As he said this, Balashev's face was suddenly flushed with
joy at the success of his reply. He had not finished
saying the last words, when Caulaincourt started to speak
of the inconveniences of the road from St. Petersburg to
Moscow, and of his reminiscences of St. Petersburg.
After dinner they passed for the coffee into Napoleon's
cabinet, which four days before had been the cabinet of
Emperor Alexander. Napoleon sat down, stirring the
coffee in a SAvres cup, and indicated to Balashdv a chair
near him.
There is in man a certain postprandial mood, which
more than all sensible reasons causes him to be satisfied
with himself and to regard everybody as his friend.
Napoleon was in that mood. It seemed to him that he
was surrounded by men who adored him. He was con-
vinced that even Balash6v, after having partaken of his
dinner, was his friend and admirer. Napoleon turned to
him with an agreeable and slightly sarcastic smile.
This is the same room, I am told, in which Emperor
Alexander lived. It is strange, general, is it not ?" he
said, apparently without the slightest doubt that this
remark must be agreeable to his interlocutor, since it
proved his, Napoleon's, superiority over Alexander.
Balash6v could make no reply to this and silently bent
his head.
"Yes, in this room Wintzingerode and Stein had their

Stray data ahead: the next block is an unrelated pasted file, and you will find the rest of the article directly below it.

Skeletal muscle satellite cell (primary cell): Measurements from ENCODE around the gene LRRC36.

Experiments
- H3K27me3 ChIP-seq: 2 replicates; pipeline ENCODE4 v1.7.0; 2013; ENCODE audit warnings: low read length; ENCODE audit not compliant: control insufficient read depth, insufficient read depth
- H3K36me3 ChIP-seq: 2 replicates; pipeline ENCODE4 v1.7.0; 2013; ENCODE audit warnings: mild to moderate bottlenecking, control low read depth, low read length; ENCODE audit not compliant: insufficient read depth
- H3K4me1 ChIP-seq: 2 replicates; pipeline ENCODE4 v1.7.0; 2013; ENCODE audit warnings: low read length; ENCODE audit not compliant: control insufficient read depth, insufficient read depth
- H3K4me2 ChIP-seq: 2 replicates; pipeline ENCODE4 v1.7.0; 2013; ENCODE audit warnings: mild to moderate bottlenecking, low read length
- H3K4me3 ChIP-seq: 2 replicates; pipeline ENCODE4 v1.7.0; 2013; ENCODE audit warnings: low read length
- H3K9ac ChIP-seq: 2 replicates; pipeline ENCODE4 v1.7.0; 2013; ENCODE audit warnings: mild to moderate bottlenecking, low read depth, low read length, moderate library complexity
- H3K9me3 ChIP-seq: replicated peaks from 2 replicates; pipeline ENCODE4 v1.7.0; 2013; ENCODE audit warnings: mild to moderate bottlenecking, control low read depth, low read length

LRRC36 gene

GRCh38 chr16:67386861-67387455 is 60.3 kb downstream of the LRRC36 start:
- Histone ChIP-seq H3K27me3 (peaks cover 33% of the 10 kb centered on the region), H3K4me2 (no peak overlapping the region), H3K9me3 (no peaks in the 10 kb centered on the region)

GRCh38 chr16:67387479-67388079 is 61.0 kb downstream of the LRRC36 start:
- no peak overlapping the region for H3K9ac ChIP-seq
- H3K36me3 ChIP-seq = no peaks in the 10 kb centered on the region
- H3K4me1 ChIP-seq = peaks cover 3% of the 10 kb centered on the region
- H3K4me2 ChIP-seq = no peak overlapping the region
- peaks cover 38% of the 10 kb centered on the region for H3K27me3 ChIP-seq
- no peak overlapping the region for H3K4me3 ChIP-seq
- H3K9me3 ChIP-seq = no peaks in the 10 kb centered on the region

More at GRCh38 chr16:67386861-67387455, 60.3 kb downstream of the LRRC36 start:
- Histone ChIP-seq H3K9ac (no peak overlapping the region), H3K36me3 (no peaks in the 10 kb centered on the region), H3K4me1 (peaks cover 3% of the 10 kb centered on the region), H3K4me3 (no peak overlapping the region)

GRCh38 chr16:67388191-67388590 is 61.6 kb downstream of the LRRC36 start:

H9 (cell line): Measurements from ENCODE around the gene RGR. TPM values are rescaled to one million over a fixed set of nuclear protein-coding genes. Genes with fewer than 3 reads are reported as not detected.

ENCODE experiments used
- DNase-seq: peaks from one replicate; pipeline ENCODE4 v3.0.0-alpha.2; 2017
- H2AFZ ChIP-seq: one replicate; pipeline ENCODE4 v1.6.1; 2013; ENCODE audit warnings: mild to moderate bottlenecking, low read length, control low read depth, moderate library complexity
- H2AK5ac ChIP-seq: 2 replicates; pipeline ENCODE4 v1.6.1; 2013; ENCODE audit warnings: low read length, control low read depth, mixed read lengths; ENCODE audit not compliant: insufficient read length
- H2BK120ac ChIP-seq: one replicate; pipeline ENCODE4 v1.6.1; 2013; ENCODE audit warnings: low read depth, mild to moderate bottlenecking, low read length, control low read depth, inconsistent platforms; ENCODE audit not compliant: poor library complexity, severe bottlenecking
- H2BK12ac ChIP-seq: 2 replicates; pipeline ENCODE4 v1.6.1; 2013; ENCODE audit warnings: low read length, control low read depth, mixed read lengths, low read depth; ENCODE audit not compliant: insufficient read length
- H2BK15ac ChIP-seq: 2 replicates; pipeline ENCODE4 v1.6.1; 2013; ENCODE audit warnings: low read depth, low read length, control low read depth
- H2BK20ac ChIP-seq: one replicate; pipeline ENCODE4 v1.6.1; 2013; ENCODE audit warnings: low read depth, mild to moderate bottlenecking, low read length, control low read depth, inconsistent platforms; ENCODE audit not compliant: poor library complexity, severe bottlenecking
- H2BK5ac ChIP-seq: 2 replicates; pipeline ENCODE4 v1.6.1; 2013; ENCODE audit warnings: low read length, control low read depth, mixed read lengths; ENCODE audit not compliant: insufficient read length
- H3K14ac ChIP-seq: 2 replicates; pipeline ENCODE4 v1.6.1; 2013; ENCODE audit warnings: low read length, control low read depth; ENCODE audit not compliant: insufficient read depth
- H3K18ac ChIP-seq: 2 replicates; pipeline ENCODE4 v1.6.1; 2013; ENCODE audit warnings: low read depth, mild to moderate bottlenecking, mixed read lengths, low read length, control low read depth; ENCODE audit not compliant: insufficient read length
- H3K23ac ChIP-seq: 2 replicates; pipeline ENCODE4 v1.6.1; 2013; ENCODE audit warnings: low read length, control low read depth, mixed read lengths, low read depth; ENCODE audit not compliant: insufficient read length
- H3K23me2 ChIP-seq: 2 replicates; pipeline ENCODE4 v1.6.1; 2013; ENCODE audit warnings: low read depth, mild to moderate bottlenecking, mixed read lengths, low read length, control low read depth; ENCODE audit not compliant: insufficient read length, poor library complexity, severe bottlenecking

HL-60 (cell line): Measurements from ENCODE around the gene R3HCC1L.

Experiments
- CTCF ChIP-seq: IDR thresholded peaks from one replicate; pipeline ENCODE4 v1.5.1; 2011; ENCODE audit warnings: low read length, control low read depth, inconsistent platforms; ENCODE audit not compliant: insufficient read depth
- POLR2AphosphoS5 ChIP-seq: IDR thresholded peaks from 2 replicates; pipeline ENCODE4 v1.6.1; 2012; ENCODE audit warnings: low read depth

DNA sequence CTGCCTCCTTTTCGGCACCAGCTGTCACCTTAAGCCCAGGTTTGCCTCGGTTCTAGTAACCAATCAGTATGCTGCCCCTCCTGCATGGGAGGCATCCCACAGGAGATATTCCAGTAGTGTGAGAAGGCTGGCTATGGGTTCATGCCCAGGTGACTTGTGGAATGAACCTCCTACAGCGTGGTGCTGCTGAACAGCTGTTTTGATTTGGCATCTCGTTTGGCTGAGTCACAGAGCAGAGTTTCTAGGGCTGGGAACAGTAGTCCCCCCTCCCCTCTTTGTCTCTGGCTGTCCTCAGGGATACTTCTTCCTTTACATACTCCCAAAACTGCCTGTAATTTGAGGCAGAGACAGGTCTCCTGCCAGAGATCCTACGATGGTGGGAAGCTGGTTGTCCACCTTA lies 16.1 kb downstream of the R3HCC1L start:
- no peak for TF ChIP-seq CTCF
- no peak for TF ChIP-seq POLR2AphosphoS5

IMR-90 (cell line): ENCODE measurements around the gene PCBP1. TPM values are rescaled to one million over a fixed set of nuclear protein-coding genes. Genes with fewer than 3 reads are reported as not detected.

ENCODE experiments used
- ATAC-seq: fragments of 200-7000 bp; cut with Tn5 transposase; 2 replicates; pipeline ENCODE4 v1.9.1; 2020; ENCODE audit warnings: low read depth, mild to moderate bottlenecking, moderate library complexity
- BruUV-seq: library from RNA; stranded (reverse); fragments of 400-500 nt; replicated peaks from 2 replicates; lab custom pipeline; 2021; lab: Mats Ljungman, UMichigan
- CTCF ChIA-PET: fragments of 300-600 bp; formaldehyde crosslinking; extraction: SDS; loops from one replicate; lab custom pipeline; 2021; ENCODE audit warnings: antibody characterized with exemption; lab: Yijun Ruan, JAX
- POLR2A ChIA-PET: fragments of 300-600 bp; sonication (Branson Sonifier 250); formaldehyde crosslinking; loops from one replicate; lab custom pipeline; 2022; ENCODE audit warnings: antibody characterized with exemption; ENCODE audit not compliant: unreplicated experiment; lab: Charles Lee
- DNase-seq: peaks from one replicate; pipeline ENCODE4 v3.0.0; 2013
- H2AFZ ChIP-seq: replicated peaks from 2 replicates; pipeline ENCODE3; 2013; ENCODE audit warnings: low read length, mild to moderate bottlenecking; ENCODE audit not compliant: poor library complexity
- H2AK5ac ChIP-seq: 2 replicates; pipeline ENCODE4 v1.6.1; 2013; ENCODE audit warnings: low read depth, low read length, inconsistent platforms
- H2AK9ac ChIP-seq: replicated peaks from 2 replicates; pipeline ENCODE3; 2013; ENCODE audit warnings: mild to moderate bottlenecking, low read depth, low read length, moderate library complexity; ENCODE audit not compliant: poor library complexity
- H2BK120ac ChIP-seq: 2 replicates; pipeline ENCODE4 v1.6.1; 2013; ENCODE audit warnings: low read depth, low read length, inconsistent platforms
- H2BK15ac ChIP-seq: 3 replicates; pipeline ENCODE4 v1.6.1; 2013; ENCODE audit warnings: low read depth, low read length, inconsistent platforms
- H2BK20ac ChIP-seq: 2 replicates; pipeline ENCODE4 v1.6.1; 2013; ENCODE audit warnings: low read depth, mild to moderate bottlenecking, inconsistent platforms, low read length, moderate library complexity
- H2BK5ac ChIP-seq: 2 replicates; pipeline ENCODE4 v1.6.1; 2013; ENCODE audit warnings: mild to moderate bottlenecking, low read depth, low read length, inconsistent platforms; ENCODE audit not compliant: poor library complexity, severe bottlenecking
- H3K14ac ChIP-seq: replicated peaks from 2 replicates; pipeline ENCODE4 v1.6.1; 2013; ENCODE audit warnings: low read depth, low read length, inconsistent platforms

consultations four days ago," Napoleon proceeded, with
the same sarcastic, self-satisfied smile. What I cannot








WAR AND PEACE


uidert:tlud," he -aid, i- that Empe.ror Alexander has
-utiroulvld-d himjlllt with all my p.er:un Il enemies. I do
uiot uundc-rtauid it. Did it u:t itlccui tL. him that I
might dlo lilwkei ;" he turund luistil:,Liiuly to Balashev.
App:ar'.nutly this r.:.,:'llc:tiou again push,'d him into the
tr:t:k ,-i his morn inug's iritatiou, which was still fresh
in Lhim.
And he o:ught to know that I will do4: s,:," said Napo-
le.ori, rsiiug .td .push i. the i.cui:t :'waL y wiith his hand. "I
will driven all his \W'rtemwlrg, baideu, W\imar relatives
Ojilt ,:f G(,:rm.-ny yesi, I will. Let hlnI p.rtepare an asylum
fi.r tham iu Ru;-i.- !"
Balashev inclined his head, showing by his look that he
would have preferred to take his leave, and that he was
hltcning only because he could not help listening to what
w.l bl:i.ing said. Napoleon took no notice of this expres-
sion; he addressed Balashev, not as the ambassador of his
enemy, but as a man who was now quite devoted to him,
and who must take pleasure in hearing his former master
reviled.
"Why did Emperor Alexander take the command of
the Russian troops ? Why ? War is my business, but
his is to rule, and not to command an army. Why did
he take such a responsibility upon himself ?"
Napoleon again took the snuff-box, silently crossed the
room several times, then suddenly walked over to Balashev
and with a slight smile, confidently, rapidly, and simply